Owen's & Paget's Story: The Discovery of Trichinella spiralis
It was a dark and stormy night. In reality, it was a dark and dreary Monday morning, that February 2 in 1835 when young Jim Paget, a first year medical student at London Hospital Medical School, rushed into the autopsy room at St. Bartholomew's Hospital. The procedure was on-going as he arrived, and the surgeons were not pleased, but not with his tardiness. The 51 yr-old Italian bricklayer who had died of tuberculosis, and that they were now dissecting, also had "sandy diaphragm," a condition that dulled even the sharpest of scalpels. The surgeons hurried the autopsy, since they wanted to finish in time for lunch. Keep in mind that the medical profession neither wore gloves nor washed their hands before eating. No wonder TB was so prevalent among doctors. Well, anyway, when they had all cleared the room, Jim quietly stole back into the autopsy room and removed a small bit of muscle tissue from the diaphragm of the cadaver. He was more than curious as to the nature of sandy diaphragm. Apparently, the rest of the onlookers were not. Paget's curiosity would take him far, but that's quite another story altogether.
He first examined it with a hand lens he carried for just such an occasion. He thought he saw small worms coiled up inside each nodule and shared his preliminary observations with the only surgeon who apparently was not that hungry, Dr. Thomas Wormald - what an interesting name, considering the circumstances. He informed Wormald of his intention to run the specimen over to the British Museum so that he could give the piece of tissue a closer look under a microscope.
Arriving at the museum, Paget first went to the Zoology Department, but was informed that the only microscope in the building belonged to the soon-to-become-famous botanist, Robert Brown. Brown had become a local celebrity following the publication of his elegant description of the movement of pollen grains in water that became known forever after as "Brownian" motion. Much later, even Einstein was impressed with Brown's findings and wrote a detailed mathematical explanation of the mechanism.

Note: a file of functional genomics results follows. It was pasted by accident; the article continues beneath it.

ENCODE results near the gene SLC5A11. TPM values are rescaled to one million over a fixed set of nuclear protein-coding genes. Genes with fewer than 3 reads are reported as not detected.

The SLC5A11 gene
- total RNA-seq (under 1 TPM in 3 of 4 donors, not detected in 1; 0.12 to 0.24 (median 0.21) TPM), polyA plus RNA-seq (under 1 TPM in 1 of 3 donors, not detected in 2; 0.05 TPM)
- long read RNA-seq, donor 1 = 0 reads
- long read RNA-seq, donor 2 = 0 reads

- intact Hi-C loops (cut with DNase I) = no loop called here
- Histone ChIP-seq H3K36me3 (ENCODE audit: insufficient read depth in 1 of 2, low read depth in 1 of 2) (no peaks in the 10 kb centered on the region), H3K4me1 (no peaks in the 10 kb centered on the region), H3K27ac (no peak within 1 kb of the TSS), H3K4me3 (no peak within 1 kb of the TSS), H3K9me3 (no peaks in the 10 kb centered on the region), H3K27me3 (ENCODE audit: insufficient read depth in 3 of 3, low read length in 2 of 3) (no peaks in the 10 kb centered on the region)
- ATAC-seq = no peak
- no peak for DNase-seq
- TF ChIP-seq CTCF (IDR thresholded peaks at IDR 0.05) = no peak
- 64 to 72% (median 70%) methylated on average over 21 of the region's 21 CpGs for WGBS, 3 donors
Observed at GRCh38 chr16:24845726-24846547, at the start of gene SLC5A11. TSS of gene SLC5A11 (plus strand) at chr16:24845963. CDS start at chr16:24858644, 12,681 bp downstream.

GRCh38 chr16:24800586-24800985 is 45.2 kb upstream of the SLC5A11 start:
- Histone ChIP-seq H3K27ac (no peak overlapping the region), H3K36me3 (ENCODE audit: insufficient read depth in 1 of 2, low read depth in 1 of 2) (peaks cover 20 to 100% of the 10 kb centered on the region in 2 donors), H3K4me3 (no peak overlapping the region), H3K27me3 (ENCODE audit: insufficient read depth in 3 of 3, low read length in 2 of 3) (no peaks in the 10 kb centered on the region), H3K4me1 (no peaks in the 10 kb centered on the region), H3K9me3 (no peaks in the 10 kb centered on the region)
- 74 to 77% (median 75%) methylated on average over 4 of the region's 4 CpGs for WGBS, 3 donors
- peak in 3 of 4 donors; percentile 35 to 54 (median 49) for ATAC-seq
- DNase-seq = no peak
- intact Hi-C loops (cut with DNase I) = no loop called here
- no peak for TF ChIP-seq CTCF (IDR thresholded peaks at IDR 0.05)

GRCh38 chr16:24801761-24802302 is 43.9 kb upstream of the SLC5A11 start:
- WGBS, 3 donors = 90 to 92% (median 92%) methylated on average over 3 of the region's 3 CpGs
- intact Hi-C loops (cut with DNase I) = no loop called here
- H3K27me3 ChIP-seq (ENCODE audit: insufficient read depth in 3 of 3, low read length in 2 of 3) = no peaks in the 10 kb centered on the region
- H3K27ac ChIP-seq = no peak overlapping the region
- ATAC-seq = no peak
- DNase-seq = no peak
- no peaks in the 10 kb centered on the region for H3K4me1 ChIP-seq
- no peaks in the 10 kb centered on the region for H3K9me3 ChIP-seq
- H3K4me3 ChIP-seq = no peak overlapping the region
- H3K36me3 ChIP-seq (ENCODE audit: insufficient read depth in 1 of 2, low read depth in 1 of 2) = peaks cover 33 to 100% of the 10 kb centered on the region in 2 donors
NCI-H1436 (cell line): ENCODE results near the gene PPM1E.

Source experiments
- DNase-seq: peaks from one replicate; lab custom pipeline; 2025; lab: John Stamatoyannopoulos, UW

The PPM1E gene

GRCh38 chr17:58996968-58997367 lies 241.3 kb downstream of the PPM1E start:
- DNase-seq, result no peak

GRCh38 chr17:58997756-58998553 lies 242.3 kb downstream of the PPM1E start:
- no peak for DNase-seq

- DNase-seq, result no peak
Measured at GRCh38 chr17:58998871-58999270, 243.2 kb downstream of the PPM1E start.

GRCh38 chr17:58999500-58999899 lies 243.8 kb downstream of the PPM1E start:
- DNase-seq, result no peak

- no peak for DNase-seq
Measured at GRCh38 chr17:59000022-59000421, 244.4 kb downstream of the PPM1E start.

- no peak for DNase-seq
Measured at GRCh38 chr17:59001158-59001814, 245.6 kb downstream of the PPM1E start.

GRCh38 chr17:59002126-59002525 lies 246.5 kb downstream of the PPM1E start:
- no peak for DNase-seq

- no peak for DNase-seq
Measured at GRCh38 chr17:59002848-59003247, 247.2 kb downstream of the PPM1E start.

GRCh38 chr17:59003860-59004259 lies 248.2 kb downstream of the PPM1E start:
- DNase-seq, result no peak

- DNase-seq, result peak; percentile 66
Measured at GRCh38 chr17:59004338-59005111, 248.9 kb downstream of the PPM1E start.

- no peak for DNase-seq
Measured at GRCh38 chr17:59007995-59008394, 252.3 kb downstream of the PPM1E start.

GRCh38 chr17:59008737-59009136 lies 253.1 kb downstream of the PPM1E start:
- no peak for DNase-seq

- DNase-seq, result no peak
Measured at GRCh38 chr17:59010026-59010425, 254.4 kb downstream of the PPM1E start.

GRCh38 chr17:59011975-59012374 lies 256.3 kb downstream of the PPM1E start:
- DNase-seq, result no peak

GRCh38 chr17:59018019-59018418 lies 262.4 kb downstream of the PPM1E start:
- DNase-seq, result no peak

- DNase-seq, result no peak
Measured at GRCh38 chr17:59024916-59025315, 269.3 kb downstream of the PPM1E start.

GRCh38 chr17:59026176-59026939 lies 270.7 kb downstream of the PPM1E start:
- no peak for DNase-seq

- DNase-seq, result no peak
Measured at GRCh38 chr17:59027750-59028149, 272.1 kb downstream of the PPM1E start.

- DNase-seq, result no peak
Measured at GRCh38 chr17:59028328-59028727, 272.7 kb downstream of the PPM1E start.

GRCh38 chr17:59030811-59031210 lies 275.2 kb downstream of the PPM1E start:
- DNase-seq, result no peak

After a brief discussion with the botanist-in-residence as to the nature of his visit and his need for a higher power (magnification, that is), he asked Brown whether or not he had ever seen a worm under his microscope, and the reply was a decided, "No, thank God!" Paget then examined the piece of human tissue and saw tiny refractile bodies that sure enough, upon even higher magnification, revealed the presence of coiled worms. Jim went home that night and wrote his older brother, as he had done every night, about the wonderful wee beastie he had just discovered.
As luck would have it, Wormald was an acquaintance of Richard Owen, the assistant curator at the Royal College of Surgeons, whose place of employment was only several blocks down from The Bart. Wormald walked a second piece of tissue over to Owen after reflecting on Paget's cursory assessment as to its potential medical importance. Owen had access to a first-class microscope and saw the same critters as the young medical student had seen. Unlike Paget, however, Owen wrote up his findings, drew a few pictures (almost to actual size), and went on to present the whole affair before the Royal Society three weeks later, ungraciously giving minimal credit to Paget for his original observations.
James Paget went on to become Sir James Paget, the famous pathologist, and even had a disease named after him. Frankly, I'd rather have a cure named after me, but such is the world of pathology. Richard Owen also became knighted for his many important contributions to zoology and paleontology. Among his more notable achievements, Owen is credited with having coined the word “dinosaur”, which loosely translates to “terrible or awesome lizard”. Regrettably, he became a bit over-zealous in his opposition to the Darwinian view of creation and evolution, and it eventually cost him his job. Owen, now the director of the British Museum of Natural History, a building he designed and helped to build, was thoroughly discredited regarding his strongly and religiously-based ideas regarding the origins of humans in a famous public debate at the hands of Darwin's bull dog, Thomas Huxley. Today, Owens' statue stands as a foreboding, black presence on the second level above the main floor of the British Museum of Natural History, the tail of the supersaurus pointing directly at him, as if to say: "I told you not to argue with Huxley."
The rudiments of the life cycle of Trichinella spiraliswere soon unraveled by Rudolf Virchow (see next story) and others. Trichinella spiraliscontinues to hold our interest, both as a nematode parasite with a complex life style and as a thing of utter beauty.
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